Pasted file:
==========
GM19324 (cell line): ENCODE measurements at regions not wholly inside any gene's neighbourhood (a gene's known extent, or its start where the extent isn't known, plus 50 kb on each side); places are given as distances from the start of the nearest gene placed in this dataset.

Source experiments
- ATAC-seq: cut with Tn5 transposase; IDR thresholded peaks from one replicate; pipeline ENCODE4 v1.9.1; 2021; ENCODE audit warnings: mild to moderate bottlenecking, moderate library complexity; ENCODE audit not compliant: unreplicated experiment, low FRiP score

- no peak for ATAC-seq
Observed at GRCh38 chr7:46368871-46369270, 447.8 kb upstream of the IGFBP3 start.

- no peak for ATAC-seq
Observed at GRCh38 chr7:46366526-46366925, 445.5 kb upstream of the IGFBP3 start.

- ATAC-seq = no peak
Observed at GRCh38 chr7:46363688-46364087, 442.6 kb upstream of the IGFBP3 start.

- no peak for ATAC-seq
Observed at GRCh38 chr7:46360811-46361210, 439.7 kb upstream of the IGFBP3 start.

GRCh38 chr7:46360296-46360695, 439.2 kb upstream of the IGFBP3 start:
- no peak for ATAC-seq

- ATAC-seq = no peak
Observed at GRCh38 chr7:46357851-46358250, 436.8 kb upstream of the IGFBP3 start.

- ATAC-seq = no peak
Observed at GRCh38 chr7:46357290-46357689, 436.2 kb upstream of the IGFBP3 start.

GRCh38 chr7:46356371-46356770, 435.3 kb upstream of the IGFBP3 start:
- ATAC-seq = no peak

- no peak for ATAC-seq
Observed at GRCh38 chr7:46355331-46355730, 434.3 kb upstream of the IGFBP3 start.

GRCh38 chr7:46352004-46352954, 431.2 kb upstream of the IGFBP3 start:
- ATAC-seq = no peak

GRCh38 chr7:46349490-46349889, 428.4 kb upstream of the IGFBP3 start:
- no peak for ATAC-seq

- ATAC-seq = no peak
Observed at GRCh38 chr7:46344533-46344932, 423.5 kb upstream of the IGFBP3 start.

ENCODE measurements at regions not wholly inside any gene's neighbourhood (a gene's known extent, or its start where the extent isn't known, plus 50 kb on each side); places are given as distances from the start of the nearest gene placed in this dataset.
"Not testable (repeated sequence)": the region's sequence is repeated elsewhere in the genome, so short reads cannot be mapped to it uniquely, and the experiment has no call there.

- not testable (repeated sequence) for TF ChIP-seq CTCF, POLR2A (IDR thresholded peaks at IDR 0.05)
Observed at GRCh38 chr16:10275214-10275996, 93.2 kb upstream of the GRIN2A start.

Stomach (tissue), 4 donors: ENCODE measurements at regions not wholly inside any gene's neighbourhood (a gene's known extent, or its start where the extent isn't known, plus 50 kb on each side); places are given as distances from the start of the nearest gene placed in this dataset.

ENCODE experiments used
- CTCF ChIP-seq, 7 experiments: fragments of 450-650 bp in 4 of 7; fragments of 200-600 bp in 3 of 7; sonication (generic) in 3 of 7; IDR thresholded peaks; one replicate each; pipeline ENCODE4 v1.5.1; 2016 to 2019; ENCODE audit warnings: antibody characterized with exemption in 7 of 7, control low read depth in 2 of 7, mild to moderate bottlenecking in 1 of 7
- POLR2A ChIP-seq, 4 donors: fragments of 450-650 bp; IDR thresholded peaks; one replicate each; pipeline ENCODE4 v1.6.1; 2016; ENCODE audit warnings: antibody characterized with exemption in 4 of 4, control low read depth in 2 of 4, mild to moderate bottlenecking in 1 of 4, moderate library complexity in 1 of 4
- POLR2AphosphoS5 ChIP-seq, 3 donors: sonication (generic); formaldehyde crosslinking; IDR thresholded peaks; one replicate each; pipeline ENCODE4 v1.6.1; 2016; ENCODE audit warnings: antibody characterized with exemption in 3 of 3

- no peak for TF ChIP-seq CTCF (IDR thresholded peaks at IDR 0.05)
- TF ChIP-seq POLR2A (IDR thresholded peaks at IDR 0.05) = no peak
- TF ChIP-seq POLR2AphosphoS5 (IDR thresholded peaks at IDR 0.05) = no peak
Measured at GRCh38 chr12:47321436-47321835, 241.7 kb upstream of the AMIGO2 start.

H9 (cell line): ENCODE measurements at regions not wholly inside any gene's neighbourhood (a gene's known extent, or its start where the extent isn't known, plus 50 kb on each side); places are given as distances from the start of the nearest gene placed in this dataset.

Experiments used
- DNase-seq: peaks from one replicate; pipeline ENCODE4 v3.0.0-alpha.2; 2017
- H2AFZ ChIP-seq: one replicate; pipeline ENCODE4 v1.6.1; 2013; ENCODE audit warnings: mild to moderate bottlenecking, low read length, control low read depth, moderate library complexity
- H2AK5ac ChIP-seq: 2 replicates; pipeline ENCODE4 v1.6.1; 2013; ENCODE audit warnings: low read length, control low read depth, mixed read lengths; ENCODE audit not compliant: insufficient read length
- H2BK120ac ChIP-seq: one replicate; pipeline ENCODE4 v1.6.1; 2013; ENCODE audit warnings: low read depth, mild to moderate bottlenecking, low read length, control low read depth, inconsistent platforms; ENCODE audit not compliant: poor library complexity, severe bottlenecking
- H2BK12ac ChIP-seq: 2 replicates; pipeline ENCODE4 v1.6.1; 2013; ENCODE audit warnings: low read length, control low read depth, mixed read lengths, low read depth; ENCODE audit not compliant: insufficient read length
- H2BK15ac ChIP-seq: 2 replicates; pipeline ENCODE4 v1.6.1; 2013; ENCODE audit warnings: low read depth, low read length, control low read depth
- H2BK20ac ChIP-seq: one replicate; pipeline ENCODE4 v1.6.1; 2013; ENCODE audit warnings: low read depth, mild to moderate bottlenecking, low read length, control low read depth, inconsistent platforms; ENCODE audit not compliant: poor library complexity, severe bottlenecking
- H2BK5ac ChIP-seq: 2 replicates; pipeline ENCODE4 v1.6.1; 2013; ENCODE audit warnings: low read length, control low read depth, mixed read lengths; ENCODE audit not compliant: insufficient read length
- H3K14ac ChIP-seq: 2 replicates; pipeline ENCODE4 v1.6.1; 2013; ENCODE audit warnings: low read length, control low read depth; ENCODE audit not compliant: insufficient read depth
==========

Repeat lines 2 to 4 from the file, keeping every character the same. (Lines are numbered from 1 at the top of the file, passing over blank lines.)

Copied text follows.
Source experiments
- ATAC-seq: cut with Tn5 transposase; IDR thresholded peaks from one replicate; pipeline ENCODE4 v1.9.1; 2021; ENCODE audit warnings: mild to moderate bottlenecking, moderate library complexity; ENCODE audit not compliant: unreplicated experiment, low FRiP score

- no peak for ATAC-seq